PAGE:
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There are several good career-related reasons to work on improving your credit score. Now that doesn’t mean you should avoid credit cards altogether. In fact, there are quite a few great credit card offers that can not only help you build your credit score (If used responsibly) but also reward you for doing so. Furthermore, if you’re hoping to start a business, having good personal credit can make you more attractive to lenders. Some companies actually do checks on potential hires. Furthermore, a messy credit record is just one more thing to worry about that can hinder your focus on your career.
Tips can help you tackle debt and increase your score
Review Your Credit Reports
You’re entitled to free annual reports, and you need to start by looking at them to determine what your credit score is and where you can improve. It’s also a good idea to do a yearly check to make sure there aren’t any errors on your report. You may be able to correct some, but even if you cannot, you can include a note disputing the claim. If there are any debts on the report that do belong to you, it’s time to tackle them.
In dealing with debt, the best approach is usually to pay off the ones that have the highest interest rates first. In general, it’s a good idea to try to get rid of any credit card or medical debt. Focus on making minimum payments on everything else as you throw as much money as you can at your high-interest debts. As each one is paid off, you can then roll that money over to focus on the next one.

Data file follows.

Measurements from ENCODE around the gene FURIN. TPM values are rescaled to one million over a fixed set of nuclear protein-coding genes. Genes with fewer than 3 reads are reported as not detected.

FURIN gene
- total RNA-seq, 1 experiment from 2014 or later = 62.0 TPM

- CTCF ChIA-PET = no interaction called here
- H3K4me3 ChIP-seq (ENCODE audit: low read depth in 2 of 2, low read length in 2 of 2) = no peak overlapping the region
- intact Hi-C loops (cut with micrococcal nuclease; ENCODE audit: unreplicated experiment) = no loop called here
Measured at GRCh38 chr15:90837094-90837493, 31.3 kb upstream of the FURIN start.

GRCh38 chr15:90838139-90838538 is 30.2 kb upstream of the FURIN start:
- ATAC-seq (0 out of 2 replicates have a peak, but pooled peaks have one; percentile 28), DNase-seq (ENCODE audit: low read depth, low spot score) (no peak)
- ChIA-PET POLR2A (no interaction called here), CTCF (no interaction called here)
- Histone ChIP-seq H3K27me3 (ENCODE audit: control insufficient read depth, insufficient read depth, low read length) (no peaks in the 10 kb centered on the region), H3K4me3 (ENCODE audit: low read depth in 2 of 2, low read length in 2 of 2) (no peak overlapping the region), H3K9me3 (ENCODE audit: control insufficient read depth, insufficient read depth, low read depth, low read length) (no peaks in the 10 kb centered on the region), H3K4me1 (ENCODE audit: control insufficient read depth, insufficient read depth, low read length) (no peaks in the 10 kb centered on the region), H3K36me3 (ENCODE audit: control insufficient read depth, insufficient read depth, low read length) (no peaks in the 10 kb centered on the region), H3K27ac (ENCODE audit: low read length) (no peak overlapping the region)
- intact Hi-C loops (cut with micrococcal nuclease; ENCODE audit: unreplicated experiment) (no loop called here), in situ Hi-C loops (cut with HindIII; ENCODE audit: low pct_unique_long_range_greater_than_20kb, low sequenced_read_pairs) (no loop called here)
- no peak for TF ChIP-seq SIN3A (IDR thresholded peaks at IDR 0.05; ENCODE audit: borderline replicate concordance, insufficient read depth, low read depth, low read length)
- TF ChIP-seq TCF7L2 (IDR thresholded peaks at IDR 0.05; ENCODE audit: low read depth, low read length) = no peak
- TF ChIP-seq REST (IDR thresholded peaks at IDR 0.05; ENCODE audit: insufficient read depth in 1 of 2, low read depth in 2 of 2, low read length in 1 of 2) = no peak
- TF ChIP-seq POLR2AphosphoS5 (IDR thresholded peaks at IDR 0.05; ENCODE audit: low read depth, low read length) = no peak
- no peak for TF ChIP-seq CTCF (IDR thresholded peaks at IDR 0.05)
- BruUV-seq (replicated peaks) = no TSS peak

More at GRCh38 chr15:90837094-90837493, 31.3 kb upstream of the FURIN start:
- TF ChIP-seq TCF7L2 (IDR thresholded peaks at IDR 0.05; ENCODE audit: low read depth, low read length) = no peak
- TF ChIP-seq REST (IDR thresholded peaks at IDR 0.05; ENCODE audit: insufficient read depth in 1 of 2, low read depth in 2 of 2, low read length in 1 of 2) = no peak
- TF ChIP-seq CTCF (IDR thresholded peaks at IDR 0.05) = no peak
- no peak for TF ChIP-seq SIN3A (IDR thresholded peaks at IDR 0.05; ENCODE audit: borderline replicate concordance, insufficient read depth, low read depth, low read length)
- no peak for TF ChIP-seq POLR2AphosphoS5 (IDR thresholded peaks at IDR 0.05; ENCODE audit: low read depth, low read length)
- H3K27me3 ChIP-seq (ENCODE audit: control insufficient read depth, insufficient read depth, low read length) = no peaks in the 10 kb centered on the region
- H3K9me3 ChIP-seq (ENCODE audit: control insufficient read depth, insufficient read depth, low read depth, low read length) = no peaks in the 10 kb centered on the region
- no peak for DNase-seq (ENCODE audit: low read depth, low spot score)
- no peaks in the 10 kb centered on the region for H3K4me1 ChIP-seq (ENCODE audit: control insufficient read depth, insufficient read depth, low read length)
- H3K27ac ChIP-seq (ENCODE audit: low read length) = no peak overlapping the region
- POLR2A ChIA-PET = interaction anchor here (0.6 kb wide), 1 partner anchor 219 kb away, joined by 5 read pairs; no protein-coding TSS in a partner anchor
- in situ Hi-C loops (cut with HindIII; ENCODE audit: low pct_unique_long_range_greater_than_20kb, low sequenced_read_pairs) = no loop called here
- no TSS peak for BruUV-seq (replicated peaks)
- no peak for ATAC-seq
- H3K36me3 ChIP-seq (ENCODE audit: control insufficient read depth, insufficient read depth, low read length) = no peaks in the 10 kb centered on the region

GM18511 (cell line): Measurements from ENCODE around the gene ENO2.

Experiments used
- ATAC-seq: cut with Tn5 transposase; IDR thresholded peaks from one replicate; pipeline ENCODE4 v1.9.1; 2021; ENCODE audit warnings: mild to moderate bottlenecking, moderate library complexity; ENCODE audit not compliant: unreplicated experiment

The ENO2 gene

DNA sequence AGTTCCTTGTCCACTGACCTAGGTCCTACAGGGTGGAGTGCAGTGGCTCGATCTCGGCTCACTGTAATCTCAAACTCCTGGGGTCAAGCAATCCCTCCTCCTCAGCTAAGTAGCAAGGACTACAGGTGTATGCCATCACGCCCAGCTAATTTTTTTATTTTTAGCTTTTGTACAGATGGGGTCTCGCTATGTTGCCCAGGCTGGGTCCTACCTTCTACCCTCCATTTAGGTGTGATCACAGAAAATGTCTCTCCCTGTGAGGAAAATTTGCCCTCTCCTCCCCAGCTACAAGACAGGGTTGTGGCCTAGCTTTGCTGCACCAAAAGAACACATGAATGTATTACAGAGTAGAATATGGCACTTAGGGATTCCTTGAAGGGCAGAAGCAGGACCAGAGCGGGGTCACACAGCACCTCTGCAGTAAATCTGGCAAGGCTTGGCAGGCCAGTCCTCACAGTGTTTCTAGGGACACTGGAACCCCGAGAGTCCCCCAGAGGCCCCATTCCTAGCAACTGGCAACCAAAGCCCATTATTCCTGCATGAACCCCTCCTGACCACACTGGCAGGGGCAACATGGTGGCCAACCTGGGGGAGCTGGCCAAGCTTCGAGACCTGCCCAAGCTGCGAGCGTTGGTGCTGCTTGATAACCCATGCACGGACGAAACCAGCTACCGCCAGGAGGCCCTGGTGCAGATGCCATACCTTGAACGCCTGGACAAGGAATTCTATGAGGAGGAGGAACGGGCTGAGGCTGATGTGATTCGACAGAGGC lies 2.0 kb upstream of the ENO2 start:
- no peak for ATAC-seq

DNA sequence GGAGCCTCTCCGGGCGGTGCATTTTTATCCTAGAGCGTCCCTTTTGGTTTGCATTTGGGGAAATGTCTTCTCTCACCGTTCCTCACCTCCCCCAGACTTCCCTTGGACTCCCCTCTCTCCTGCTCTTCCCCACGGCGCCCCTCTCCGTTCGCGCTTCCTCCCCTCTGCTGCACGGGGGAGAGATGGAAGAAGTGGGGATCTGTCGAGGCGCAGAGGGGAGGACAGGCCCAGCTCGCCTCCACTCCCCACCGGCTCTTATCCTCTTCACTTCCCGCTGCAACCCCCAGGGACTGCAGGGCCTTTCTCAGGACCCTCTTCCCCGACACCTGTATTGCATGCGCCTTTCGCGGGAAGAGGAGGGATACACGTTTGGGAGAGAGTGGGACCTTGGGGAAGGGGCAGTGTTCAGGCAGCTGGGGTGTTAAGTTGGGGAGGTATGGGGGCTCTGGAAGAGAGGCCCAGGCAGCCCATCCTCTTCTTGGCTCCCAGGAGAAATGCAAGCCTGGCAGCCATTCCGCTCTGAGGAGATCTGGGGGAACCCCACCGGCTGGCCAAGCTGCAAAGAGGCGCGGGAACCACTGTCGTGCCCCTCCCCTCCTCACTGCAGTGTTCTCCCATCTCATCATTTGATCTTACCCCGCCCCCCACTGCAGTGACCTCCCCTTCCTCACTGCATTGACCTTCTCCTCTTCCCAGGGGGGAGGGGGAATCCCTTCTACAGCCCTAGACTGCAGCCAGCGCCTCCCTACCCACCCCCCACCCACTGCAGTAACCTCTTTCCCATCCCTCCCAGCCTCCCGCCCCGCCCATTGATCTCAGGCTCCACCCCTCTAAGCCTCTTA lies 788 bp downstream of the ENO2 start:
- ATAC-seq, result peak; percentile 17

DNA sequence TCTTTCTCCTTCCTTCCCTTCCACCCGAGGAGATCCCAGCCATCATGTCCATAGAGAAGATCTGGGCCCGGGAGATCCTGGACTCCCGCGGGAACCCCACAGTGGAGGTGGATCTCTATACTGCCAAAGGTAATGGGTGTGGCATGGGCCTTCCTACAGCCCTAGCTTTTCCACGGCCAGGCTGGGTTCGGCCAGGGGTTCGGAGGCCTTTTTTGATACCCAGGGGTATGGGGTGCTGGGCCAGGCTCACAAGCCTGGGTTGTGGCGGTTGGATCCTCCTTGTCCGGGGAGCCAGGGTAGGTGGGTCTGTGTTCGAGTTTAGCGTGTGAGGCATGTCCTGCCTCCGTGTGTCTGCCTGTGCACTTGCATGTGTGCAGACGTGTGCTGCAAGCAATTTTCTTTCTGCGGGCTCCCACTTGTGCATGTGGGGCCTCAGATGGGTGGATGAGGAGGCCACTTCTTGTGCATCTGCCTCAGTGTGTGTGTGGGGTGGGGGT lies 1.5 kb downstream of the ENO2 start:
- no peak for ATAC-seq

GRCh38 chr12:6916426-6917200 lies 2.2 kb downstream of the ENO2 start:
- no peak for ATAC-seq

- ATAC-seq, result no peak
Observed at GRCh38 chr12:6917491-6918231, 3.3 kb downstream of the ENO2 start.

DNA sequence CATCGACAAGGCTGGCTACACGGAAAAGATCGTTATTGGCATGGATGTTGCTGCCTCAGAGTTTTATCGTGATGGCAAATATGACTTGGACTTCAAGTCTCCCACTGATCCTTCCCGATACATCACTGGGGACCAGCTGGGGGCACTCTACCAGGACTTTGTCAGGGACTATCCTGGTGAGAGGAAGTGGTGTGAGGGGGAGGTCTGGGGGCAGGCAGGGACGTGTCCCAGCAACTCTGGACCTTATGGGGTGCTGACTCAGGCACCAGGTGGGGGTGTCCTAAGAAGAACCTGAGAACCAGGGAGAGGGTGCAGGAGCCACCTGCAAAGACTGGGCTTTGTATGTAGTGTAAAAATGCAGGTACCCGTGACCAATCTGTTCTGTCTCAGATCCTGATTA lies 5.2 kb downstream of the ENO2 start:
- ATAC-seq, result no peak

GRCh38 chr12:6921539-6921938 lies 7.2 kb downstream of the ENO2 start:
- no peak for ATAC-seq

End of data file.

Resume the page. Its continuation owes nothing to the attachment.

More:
Student loans are a special case. First, unlike credit cards, the expectation is generally not that you will pay these off in a relatively short amount of time. Taking on student loans is usually a responsible way to pay for an education that will result in a higher income to make up for the debt and interest. However, there are things you can do to make paying these off less onerous. If you have multiple student loans, it can be confusing to try to keep up with them all. Consolidating student loans can lower your monthly payment and free up some money to throw at higher-interest, unsecured credit card debt.
Mortgages are similar to student loans in that when you assume them, you generally have a plan to pay them off in decades instead of years. They are also another form of “good” debt. You might be able to refinance your mortgage and reduce your interest rates, leading to lower monthly payments or a shorter mortgage term.
A hard inquiry occurs when your credit score is checked by a lender. Both refinancing and consolidating can require hard inquiries. Hard inquiries can temporarily lower your score, but in the long run, the benefits of both generally outweigh the short-term drawbacks. However, you should be mindful of what actions will trigger hard inquiries and try to avoid incurring too many. Credit agencies do take into account that people may be shopping around for different lender offers and will usually count multiple inquiries in a short amount of time as a single inquiry.